By now I had a funny feeling that Bruce’s team might be mathematically correct, and the answer would be the same no matter how many were in the scheme.

Realising that if we agreed with the team’s mathematical conclusion in one respect, we would agree with all, I sheepishly phoned Bruce the next day and told him what we had found.

“Well you’d better come in and see me”, he replied.  And as I still had his team’s workings to return to him I couldn't refuse.

Best wishes to all readers,

Kelvin
19 September 2018


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Week 5: The Research Team


I met with Bruce and explained again what my friend and I had found, and turned for the door. 

“What are you going to do about it?” Bruce asked.

“I’ll think about it.” – I gave the usual Kiwi reply.

“I want you to assemble a team of accountants and business people and properly research: 
- Does it work?
- Is it from God?
- Will it be lawful and Tax-free?"

(Bruce had this conversation all planned.)

I hesitated at the door. I knew immediately that this would be a huge and a lifelong challenge. Many people would oppose it – both those in and outside the churches, and even from my close friends. Talk of “money” always brings out the critics, especially to something new like this.

But at the same time I heard God saying to me:
“Haven’t you been asking for years why the churches are generally short of money when I own the cattle on a thousand hills. I’m giving you the chance to find out why. If you turn this down I’ll give it to someone else.”

I agreed.

Next – Twelve Months of Research

Best wishes Kelvin
26 September 2018


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Week 6: Kelvin's Comment

Last night we celebrated with a dinner lending $50 million through Liberty Trust and it’s lending arm, Ark Resources Ltd. There were 23 present. On thinking about this as I prepared my speaking notes before hand I realized that we could have invited over 100 people who have voluntarily served in parts of this ministry over the past 30 years. Besides welcoming the pioneer visionaries and others I paid tribute to two outstanding women who have been such a blessing to myself and Liberty Trust.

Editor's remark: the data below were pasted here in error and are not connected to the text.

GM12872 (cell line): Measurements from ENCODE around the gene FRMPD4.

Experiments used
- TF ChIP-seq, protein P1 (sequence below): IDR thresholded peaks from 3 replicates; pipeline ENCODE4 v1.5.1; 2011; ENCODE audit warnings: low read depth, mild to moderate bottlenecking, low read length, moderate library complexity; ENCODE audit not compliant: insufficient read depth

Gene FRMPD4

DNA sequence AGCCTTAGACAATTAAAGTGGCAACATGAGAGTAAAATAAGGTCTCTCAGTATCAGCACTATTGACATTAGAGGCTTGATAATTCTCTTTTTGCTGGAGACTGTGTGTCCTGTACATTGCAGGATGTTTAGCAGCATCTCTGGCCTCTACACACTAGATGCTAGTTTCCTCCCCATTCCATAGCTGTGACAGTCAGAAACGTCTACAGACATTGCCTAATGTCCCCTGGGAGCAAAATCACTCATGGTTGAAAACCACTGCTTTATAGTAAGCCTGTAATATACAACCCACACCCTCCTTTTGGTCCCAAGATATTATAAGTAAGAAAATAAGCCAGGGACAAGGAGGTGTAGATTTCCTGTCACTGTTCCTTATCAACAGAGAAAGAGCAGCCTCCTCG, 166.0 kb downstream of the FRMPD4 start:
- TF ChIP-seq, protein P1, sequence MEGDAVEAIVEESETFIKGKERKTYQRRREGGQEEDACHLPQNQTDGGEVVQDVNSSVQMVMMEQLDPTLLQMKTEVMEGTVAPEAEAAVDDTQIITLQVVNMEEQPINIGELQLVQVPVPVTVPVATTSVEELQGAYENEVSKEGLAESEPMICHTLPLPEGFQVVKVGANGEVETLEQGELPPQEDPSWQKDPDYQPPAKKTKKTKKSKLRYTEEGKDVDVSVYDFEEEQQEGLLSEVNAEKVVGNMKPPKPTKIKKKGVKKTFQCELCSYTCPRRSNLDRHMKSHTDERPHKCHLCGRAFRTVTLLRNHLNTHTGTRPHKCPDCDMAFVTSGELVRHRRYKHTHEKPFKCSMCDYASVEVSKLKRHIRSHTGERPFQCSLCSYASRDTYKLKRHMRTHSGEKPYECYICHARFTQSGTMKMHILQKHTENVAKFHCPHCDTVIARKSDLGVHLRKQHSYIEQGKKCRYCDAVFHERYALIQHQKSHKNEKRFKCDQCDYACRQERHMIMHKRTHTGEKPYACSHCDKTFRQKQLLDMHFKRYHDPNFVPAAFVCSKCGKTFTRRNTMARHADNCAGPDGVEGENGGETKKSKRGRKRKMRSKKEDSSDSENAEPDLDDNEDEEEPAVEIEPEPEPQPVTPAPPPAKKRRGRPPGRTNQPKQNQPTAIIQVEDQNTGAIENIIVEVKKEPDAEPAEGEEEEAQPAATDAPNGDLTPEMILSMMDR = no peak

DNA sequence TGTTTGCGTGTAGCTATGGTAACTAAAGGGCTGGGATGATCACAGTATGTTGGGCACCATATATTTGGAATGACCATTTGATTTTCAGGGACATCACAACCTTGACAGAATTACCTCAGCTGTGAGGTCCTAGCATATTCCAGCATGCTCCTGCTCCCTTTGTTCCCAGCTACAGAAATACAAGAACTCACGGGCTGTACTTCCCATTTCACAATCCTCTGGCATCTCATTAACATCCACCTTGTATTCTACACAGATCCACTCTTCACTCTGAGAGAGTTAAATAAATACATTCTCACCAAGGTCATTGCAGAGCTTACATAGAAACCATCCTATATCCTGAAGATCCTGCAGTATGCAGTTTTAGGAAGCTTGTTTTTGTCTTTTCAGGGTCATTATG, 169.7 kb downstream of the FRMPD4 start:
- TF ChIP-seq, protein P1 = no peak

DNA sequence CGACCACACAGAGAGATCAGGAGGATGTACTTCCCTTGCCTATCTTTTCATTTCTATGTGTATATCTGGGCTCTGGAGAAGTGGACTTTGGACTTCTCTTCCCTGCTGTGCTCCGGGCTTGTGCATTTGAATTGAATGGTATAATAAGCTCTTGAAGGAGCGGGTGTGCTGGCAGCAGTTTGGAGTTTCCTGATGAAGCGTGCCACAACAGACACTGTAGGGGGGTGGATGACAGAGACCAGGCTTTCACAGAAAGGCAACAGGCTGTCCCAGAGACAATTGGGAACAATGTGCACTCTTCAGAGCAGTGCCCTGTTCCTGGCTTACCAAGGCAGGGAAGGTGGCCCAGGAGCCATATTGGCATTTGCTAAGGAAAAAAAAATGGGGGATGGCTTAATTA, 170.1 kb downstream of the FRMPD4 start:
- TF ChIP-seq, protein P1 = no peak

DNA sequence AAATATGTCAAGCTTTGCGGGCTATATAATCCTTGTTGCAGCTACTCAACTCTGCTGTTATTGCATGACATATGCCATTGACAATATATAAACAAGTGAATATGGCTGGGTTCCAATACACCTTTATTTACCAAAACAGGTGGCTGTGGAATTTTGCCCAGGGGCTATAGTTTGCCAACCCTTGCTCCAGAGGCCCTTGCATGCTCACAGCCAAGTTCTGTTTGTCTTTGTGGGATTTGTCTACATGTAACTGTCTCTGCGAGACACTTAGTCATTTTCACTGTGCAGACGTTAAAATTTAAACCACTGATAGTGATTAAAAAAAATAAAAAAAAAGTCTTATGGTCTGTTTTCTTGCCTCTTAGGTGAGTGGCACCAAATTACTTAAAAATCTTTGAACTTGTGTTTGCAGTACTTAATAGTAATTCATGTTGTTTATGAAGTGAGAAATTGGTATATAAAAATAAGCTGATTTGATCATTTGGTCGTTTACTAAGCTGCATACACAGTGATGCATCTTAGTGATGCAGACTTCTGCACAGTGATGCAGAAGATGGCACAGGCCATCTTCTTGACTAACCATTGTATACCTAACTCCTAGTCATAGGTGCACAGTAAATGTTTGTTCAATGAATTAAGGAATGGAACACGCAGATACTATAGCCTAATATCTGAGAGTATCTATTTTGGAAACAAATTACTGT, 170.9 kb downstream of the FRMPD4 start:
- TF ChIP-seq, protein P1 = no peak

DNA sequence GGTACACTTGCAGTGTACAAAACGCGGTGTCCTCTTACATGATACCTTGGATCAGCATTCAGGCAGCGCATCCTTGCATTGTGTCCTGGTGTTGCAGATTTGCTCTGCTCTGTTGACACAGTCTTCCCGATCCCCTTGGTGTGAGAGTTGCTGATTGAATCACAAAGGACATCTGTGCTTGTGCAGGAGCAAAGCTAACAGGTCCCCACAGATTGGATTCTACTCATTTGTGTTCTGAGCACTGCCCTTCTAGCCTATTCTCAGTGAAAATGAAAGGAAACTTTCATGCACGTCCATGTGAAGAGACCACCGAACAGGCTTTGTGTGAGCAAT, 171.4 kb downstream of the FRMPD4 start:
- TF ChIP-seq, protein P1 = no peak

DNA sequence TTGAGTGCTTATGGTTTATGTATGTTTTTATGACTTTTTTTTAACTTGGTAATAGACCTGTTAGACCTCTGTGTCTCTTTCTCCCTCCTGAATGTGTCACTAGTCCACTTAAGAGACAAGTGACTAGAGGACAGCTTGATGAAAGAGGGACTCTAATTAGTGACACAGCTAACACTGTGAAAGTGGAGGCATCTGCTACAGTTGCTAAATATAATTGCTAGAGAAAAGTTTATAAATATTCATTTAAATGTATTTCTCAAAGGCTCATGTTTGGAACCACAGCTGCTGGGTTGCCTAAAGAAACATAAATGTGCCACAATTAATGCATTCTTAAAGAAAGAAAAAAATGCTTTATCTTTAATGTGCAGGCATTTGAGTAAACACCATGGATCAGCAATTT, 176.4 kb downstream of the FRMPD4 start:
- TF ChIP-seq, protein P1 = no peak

The first was my wife of 52 years: Kathleen. She died 30 days ago. Kathleen was our first secretary and newsletter editor. As a volunteer she was a director of Ark Resources Ltd., participated in every monthly meeting, and co-led with me every presentation we have ever made except the last at Festival One when she was too sick with ocular (eye) cancer. She had an amazing memory for the names and circumstances of our over 1000 members and 475 we have loaned to. She had hostessed over 500 meetings and prayer meetings of Liberty Trust and Ark Resources, received and made thousands of phone calls, emails, etc., and carried out many thousands of items of administration.

In May 2017 we attended a Christian business conference at Cook’s Beach. There we received a joint prophecy (we did everything together). In it God spoke of the several chapters we had yet to fulfill. Then He spoke to Kathleen as: “My beloved daughter.” In it He described the joy and happiness she gave Him. He described how He loved to dance with her (she loved dancing), He loved to romance with her, to put His arms around her and embrace her. “Together into eternity we are one, we are one.”

How would you feel if someone said these things to your wife? To us it seemed weird, so we “parked it on a shelf for now”, as they recommend.

I now realise that we were not to take those words about dancing and romance over-literally. They described her future heavenly existence in human terms. Now, putting her prophecy and mine together as one, I can clearly see that it was a description of what was soon to take place. He gave it to us then for today, as a comfort to me that all that has happened was pre-planned and is in order. 

Two weeks ago when He explained that to me, He highlighted to me John 13 v 19 where Jesus told His disciples that He was about to be crucified, knowing that they wouldn’t understand. His words to them were: “I am telling you now before it happens, so that when it happens you will believe that I am He.”  Despite this, His taking Kathleen from me makes no sense whatever to me. He replies, “One day it will.”

The other outstanding woman is my daughter: Kerryanne. A qualified accountant like myself, Kerryanne took on the part-time roles of Trust Secretary and Treasurer in 1999 when she & her husband moved to Whakatane after she graduated from Waikato University and worked for 12 months at
Deloittes in Hamilton. Today, having piloted the ship through innumerable critical periods, such as the necessary amalgamation with Liberty Trust Auckland and lending to its members when their contribution rates had only been half of ours, the Charities Commission's investigation and our successful appeal to the High Court for re-registration as a charity, Kerryanne still insists on being paid for 30 hours/ week despite her huge work load as our CEO, sometimes working 7 days/ week and evenings.

In the following few weeks I would like to relate more of our history, and the events that have led to our lending over $50 million interest-free without borrowing or receiving grants, when we literally began with “nothing”, and some of the subsequent Liberty Trust “chapters” to come that were spoken to us in that prophecy in May 2017.

Greetings to all,
Kelvin Deal
Chairman

30 Sept 2018


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Week 7: 
Twelve months of Research

We had three questions to research before Liberty Trust could be established:
- Does it work?
- Is it from God?
- How should it be set up legally?